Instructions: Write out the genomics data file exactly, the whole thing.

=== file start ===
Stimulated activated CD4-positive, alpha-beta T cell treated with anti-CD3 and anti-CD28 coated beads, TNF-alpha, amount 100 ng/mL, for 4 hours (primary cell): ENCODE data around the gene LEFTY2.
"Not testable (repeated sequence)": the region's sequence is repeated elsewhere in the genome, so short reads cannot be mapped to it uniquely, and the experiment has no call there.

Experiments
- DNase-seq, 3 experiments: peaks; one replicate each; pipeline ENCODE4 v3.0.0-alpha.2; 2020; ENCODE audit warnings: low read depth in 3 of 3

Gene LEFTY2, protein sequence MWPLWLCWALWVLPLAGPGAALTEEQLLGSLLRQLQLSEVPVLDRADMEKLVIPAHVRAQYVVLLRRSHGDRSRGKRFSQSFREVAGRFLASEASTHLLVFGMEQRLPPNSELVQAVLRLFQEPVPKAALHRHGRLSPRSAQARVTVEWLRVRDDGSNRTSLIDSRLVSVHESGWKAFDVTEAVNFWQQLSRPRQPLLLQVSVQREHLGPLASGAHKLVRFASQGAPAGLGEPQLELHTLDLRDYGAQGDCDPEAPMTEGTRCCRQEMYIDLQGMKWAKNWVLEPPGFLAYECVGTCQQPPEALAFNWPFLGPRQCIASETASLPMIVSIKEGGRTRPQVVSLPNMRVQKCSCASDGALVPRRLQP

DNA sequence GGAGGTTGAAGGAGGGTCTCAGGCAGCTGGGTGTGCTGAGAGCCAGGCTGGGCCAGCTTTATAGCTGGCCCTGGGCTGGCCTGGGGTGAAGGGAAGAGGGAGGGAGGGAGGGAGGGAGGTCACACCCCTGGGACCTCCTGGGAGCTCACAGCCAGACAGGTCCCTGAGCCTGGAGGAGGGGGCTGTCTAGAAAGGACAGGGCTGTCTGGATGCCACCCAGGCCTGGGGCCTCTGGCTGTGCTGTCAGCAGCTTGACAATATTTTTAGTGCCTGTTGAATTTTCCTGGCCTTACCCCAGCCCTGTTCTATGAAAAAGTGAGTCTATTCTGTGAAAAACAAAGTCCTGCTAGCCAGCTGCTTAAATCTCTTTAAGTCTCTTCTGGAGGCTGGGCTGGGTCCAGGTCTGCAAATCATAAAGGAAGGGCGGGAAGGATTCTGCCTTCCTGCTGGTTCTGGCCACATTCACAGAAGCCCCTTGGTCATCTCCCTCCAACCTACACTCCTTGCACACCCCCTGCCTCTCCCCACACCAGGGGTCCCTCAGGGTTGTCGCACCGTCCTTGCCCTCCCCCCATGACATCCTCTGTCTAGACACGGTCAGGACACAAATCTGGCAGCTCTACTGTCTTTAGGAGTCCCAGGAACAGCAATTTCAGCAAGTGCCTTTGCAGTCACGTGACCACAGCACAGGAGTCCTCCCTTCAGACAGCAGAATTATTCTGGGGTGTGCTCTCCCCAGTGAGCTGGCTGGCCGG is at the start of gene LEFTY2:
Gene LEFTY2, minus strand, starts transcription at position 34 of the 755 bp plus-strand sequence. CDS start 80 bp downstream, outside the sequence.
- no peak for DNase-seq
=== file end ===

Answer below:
Stimulated activated CD4-positive, alpha-beta T cell treated with anti-CD3 and anti-CD28 coated beads, TNF-alpha, amount 100 ng/mL, for 4 hours (primary cell): ENCODE data around the gene LEFTY2.
"Not testable (repeated sequence)": the region's sequence is repeated elsewhere in the genome, so short reads cannot be mapped to it uniquely, and the experiment has no call there.

Experiments
- DNase-seq, 3 experiments: peaks; one replicate each; pipeline ENCODE4 v3.0.0-alpha.2; 2020; ENCODE audit warnings: low read depth in 3 of 3

Gene LEFTY2, protein sequence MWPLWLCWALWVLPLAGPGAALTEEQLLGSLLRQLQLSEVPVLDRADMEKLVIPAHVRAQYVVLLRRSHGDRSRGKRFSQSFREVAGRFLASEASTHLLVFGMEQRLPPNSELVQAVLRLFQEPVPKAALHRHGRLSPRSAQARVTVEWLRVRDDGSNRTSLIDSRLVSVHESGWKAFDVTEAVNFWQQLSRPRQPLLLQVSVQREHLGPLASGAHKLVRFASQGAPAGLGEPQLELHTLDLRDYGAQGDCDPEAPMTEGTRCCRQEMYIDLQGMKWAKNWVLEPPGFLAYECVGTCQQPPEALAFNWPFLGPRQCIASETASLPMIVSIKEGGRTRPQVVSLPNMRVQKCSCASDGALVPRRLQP

DNA sequence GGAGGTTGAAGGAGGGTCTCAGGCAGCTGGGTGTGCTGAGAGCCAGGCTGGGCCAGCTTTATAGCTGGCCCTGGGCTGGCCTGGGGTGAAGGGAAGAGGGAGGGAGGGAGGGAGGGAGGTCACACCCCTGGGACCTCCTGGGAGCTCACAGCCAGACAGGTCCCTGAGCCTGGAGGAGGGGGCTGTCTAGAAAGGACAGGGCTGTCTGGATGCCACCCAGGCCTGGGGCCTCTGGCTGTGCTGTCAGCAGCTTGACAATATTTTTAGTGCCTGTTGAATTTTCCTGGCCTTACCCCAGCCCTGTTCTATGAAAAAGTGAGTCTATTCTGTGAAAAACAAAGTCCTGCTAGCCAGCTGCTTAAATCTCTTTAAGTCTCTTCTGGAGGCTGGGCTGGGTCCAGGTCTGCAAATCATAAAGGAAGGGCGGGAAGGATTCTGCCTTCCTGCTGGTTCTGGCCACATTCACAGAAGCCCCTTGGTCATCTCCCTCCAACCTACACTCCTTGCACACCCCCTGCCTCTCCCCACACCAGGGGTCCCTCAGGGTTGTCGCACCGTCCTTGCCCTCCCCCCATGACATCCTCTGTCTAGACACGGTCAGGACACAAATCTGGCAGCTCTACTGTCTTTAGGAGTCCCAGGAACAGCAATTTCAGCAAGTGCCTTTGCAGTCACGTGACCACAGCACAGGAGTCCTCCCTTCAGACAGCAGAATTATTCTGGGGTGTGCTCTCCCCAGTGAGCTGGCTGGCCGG is at the start of gene LEFTY2:
Gene LEFTY2, minus strand, starts transcription at position 34 of the 755 bp plus-strand sequence. CDS start 80 bp downstream, outside the sequence.
- no peak for DNase-seq